Wednesday, September 8, 2010

My Big Fat Super Traditional Rosh Hashanah

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Ah, Rosh Hashanah. It is fitting that I had today off of work and spent much of the afternoon blowing my shofar, much to the dismay of my neighbors. This is partly to alert the listeners to awaken from their sleep and await judgment but mostly to keep something about the holiday traditional as my dinners are generally far from it.

Traditional Rosh Hashanah feasts (and all Jewish feasts for that matter) center around a lot of food symbolism. In my youth I attended a hippie church where we learned about all customs of the world's major religions. However, in the past twenty-something years my retention of said knowledge has waned so I'm going to do my best to recall exactly what this meal meant through the symbolism it evokes.

We started off with the traditional round challah which we served with the non-traditional square butter. The roundness of the challah symbolizes God's coronation and the butter is symbolic of something you're not supposed to have for Rosh Hashanah but which, nonetheless, is quite delicious on challah. I think the raisins are symbolic of ants on a log, one of God's favorite snacks.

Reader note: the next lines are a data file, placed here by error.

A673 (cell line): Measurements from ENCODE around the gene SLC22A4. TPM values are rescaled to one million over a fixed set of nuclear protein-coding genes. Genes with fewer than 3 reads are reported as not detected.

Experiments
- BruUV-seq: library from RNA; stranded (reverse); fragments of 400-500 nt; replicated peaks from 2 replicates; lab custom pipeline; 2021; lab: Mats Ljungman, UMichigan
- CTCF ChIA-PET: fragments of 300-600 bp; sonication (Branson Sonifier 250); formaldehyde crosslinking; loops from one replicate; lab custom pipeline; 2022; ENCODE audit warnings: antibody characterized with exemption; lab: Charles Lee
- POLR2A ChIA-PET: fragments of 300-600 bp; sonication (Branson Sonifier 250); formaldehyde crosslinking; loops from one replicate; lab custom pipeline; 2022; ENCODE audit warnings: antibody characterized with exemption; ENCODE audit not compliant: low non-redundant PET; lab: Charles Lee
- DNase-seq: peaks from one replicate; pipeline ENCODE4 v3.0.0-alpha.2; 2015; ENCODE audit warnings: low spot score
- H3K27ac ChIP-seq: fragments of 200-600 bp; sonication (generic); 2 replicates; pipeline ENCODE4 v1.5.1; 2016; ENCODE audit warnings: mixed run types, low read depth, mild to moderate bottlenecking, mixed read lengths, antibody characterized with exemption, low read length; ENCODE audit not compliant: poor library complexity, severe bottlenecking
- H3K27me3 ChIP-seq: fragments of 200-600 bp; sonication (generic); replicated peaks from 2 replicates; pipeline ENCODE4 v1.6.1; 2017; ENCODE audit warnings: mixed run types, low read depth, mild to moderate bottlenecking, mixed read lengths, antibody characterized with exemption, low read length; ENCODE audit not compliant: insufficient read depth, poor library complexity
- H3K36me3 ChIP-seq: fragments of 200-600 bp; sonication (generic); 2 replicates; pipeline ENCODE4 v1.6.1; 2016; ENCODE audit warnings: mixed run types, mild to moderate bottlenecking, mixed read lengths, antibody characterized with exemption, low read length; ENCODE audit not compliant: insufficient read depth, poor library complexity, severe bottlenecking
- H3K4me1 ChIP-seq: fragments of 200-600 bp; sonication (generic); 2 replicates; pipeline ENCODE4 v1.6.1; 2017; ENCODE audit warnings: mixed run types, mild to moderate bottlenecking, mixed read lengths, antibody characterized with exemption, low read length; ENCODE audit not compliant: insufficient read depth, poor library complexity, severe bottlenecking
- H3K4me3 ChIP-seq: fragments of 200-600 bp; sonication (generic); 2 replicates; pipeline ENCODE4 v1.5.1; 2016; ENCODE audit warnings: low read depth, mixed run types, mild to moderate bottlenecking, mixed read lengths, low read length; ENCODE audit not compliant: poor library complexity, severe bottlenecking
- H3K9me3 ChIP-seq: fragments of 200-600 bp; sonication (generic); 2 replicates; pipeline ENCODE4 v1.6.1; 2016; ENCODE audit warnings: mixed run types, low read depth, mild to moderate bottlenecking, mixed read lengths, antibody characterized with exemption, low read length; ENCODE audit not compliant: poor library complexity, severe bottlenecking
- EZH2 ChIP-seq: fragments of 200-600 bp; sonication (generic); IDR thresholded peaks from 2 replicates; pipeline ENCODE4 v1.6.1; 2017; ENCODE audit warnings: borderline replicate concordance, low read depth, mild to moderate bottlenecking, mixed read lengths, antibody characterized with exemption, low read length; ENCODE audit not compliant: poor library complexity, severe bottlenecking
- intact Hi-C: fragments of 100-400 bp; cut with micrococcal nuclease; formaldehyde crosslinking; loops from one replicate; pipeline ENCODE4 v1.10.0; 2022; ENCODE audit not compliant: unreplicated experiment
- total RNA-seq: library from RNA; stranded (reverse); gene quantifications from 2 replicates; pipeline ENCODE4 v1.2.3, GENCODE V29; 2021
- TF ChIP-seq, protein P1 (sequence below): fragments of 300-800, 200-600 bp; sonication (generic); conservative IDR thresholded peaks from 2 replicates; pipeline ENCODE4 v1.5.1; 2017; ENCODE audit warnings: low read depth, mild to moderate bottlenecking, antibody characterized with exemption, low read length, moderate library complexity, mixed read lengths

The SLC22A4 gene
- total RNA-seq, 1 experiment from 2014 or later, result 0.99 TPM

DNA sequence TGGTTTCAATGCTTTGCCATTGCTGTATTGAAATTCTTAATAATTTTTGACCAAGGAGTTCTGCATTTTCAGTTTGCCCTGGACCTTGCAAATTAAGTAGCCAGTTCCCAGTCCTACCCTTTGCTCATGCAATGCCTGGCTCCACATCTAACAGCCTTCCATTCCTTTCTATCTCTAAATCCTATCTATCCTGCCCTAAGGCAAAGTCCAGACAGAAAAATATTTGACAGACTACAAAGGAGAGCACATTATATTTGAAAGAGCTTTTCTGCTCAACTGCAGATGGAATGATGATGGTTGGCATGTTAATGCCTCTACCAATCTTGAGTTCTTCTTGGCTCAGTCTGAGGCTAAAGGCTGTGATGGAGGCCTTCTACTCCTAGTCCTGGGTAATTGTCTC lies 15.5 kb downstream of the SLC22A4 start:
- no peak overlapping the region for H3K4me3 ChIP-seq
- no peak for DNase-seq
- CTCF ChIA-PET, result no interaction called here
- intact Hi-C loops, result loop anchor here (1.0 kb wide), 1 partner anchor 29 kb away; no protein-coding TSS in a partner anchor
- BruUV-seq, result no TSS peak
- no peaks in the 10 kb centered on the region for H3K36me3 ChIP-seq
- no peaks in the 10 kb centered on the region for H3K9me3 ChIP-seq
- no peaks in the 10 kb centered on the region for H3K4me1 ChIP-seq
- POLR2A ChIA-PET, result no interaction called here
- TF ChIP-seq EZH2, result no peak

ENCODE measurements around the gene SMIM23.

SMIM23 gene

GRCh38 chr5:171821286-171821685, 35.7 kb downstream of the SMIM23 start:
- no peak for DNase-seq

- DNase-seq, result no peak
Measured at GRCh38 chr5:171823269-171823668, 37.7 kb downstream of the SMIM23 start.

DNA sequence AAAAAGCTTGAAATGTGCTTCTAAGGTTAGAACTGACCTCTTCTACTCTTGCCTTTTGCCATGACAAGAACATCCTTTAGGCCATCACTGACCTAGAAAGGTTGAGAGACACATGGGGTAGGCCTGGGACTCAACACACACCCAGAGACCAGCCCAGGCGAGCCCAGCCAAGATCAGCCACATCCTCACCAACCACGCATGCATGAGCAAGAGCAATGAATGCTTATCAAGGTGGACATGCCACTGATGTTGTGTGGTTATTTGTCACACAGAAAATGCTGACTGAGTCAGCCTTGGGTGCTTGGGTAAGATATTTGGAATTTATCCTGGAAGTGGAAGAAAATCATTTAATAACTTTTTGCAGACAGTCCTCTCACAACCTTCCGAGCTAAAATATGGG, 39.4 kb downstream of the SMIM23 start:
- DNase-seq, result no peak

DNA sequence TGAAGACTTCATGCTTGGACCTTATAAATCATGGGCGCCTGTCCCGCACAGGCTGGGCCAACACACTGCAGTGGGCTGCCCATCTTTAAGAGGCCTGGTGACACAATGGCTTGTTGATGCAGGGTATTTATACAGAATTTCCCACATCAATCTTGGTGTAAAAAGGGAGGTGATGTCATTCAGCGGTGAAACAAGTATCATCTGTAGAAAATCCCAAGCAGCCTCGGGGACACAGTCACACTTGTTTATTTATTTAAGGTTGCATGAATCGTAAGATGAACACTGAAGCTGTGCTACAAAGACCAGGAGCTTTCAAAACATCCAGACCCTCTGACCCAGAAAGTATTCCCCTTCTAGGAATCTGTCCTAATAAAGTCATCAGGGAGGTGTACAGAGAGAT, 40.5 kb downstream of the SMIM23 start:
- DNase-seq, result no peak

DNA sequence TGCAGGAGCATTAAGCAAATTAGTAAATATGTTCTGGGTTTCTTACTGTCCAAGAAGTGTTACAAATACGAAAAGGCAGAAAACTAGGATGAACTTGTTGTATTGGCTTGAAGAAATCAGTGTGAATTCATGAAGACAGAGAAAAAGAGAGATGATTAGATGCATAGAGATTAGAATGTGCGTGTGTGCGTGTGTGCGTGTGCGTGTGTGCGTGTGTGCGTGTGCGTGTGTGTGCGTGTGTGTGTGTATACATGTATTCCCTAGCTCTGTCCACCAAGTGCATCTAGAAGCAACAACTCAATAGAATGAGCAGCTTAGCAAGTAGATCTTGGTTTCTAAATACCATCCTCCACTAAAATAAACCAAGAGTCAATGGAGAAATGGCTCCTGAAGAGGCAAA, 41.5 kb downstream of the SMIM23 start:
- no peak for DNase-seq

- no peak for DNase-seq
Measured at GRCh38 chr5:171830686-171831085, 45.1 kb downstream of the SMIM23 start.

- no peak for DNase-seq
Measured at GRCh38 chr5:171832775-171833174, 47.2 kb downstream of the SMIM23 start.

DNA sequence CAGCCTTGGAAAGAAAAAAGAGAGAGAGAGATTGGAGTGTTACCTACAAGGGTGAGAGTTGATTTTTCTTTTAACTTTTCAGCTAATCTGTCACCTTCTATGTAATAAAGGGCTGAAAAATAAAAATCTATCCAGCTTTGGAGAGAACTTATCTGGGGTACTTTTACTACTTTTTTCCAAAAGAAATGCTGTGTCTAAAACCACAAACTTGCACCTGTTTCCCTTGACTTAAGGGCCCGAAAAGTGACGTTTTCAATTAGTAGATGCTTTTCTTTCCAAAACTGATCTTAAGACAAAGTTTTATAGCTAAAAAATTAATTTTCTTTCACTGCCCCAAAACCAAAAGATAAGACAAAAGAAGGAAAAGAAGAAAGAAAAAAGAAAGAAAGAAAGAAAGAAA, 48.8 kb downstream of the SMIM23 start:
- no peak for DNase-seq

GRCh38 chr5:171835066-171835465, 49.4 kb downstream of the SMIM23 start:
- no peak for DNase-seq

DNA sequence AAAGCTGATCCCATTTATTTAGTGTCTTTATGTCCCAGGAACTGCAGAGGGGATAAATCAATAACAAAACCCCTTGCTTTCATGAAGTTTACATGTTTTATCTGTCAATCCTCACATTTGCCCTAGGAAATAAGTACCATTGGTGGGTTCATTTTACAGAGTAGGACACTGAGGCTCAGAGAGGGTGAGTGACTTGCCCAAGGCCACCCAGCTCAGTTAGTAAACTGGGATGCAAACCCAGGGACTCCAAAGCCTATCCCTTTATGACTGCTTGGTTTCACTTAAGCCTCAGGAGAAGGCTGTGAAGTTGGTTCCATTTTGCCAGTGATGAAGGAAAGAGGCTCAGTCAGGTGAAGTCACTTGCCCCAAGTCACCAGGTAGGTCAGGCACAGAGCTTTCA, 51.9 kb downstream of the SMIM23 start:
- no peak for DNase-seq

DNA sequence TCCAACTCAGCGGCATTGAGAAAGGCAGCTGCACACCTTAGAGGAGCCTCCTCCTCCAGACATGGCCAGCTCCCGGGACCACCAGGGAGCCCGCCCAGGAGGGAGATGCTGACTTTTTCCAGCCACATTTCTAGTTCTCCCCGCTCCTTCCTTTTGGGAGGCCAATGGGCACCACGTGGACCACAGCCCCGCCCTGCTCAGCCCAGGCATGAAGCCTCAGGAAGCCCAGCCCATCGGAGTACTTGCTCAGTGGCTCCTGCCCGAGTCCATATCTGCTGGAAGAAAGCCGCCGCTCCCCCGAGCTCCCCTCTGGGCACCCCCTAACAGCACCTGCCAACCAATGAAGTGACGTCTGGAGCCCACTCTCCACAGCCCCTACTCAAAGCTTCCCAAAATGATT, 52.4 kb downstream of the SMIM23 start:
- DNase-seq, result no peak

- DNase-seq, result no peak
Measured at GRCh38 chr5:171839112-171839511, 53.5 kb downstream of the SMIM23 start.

After Jen got home I put together a salad with some kale, beet greens, and endive. Over the top I put some cooked red and yellow beets, sliced fennel, and radishes. I was going to put some pistachios on it but nuts have the same number as sin (or something like that) so I decided to go nut free. Who likes sin, anyway? On top I crumbled some Blue D'Auvergne. I then squeezed some Meyere lemon and drizzled olive oil over the top.

I don't recall a lot of green salads in traditional Jewish feasts but, while nuts are often omitted from this particular feast, I used Meyer lemons as they are sweeter than regular lemons to symbolize a sweet start to the new year but still sour enough to remember all the jerks that tried to ruin last year.

Beets are supposed to symbolize the removal of your adversaries from the previous year. I don't really have any adversaries so I'll hope that this just means that I won't be bothered with hearing as much about Guy Fieri in the coming year.

For the main course I roasted a chicken along with some onions, fennel, and rainbow carrots from the farm in Connecticut. Toward the end I cut up and tossed in some apples which I tossed in cinnamon.

Apples, of course, are symbolic of the fact that apples come into season at this time of year.

For dessert I sliced up some honeycake, dipped some apples in honey, and served it with whipped cream.

The cream is symbolic of me not being a very observant Jew.

And there you have it! That, my friends, is how you celebrate a super-traditional Rosh Hashanah meal.

Next, I will show you how to decorate your prayer rug with the Teenage Mutant Ninja Turtles.

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